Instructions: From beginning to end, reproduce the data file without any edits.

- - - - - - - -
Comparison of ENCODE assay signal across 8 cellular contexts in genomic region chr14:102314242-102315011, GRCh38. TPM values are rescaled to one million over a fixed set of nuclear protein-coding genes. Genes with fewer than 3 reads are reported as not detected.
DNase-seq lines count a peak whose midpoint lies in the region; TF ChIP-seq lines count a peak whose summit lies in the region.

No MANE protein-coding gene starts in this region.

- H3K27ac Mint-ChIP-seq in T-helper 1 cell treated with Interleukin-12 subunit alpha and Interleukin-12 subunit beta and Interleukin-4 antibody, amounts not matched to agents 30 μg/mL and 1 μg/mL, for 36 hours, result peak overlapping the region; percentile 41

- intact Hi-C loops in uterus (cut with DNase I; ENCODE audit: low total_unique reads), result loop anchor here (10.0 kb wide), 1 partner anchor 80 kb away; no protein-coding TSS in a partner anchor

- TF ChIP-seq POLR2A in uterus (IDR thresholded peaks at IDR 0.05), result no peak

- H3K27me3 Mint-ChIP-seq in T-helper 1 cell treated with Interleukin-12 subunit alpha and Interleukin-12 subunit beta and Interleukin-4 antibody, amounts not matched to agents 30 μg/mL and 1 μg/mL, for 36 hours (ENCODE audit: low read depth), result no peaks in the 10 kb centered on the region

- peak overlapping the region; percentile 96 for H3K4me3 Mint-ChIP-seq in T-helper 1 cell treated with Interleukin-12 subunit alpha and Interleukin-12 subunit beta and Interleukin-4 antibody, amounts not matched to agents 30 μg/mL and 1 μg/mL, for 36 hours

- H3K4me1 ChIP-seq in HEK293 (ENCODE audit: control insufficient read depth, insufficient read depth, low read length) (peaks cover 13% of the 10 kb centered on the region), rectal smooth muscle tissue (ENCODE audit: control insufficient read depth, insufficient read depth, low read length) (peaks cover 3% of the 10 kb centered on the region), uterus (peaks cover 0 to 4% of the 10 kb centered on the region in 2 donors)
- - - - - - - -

Comparison of ENCODE assay signal across 8 cellular contexts in genomic region chr14:102314242-102315011, GRCh38. TPM values are rescaled to one million over a fixed set of nuclear protein-coding genes. Genes with fewer than 3 reads are reported as not detected.
DNase-seq lines count a peak whose midpoint lies in the region; TF ChIP-seq lines count a peak whose summit lies in the region.

No MANE protein-coding gene starts in this region.

- H3K27ac Mint-ChIP-seq in T-helper 1 cell treated with Interleukin-12 subunit alpha and Interleukin-12 subunit beta and Interleukin-4 antibody, amounts not matched to agents 30 μg/mL and 1 μg/mL, for 36 hours, result peak overlapping the region; percentile 41

- intact Hi-C loops in uterus (cut with DNase I; ENCODE audit: low total_unique reads), result loop anchor here (10.0 kb wide), 1 partner anchor 80 kb away; no protein-coding TSS in a partner anchor

- TF ChIP-seq POLR2A in uterus (IDR thresholded peaks at IDR 0.05), result no peak

- H3K27me3 Mint-ChIP-seq in T-helper 1 cell treated with Interleukin-12 subunit alpha and Interleukin-12 subunit beta and Interleukin-4 antibody, amounts not matched to agents 30 μg/mL and 1 μg/mL, for 36 hours (ENCODE audit: low read depth), result no peaks in the 10 kb centered on the region

- peak overlapping the region; percentile 96 for H3K4me3 Mint-ChIP-seq in T-helper 1 cell treated with Interleukin-12 subunit alpha and Interleukin-12 subunit beta and Interleukin-4 antibody, amounts not matched to agents 30 μg/mL and 1 μg/mL, for 36 hours

- H3K4me1 ChIP-seq in HEK293 (ENCODE audit: control insufficient read depth, insufficient read depth, low read length) (peaks cover 13% of the 10 kb centered on the region), rectal smooth muscle tissue (ENCODE audit: control insufficient read depth, insufficient read depth, low read length) (peaks cover 3% of the 10 kb centered on the region), uterus (peaks cover 0 to 4% of the 10 kb centered on the region in 2 donors)